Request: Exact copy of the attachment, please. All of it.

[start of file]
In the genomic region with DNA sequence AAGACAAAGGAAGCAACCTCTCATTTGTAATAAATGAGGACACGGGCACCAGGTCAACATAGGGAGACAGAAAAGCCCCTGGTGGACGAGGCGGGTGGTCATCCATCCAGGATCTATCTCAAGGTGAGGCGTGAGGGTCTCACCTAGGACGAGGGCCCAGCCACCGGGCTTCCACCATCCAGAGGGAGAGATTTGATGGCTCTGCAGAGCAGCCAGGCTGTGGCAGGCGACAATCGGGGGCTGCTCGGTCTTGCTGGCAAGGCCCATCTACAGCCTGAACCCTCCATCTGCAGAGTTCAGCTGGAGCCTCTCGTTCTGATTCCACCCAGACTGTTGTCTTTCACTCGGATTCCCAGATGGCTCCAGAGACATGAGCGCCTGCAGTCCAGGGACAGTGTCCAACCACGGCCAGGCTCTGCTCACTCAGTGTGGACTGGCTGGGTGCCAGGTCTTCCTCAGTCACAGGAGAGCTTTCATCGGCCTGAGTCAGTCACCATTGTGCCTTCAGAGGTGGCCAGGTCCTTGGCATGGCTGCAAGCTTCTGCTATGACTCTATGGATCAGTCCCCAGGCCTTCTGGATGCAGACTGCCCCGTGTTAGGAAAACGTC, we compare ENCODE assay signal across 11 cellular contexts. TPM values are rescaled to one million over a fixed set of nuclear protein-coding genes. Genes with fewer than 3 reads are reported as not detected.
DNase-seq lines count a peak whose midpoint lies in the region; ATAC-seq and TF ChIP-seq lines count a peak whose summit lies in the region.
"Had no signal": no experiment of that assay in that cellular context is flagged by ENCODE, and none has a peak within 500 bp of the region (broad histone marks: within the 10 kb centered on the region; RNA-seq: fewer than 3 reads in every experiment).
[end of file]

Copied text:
In the genomic region with DNA sequence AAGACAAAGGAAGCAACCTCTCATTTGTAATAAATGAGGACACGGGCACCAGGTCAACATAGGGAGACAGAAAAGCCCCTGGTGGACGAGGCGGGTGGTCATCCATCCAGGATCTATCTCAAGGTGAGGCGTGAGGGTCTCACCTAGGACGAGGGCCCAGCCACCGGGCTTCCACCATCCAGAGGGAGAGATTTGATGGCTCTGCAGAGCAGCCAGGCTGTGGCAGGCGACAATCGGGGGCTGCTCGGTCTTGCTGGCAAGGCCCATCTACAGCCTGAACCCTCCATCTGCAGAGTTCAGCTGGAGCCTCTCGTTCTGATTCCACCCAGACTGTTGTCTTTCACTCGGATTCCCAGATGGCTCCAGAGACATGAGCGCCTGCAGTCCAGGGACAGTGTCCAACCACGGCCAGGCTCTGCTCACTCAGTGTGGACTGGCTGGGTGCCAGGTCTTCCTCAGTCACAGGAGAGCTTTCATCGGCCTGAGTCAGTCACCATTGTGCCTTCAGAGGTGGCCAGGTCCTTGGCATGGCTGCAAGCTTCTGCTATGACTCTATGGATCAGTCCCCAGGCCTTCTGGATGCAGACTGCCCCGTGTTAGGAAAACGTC, we compare ENCODE assay signal across 11 cellular contexts. TPM values are rescaled to one million over a fixed set of nuclear protein-coding genes. Genes with fewer than 3 reads are reported as not detected.
DNase-seq lines count a peak whose midpoint lies in the region; ATAC-seq and TF ChIP-seq lines count a peak whose summit lies in the region.
"Had no signal": no experiment of that assay in that cellular context is flagged by ENCODE, and none has a peak within 500 bp of the region (broad histone marks: within the 10 kb centered on the region; RNA-seq: fewer than 3 reads in every experiment).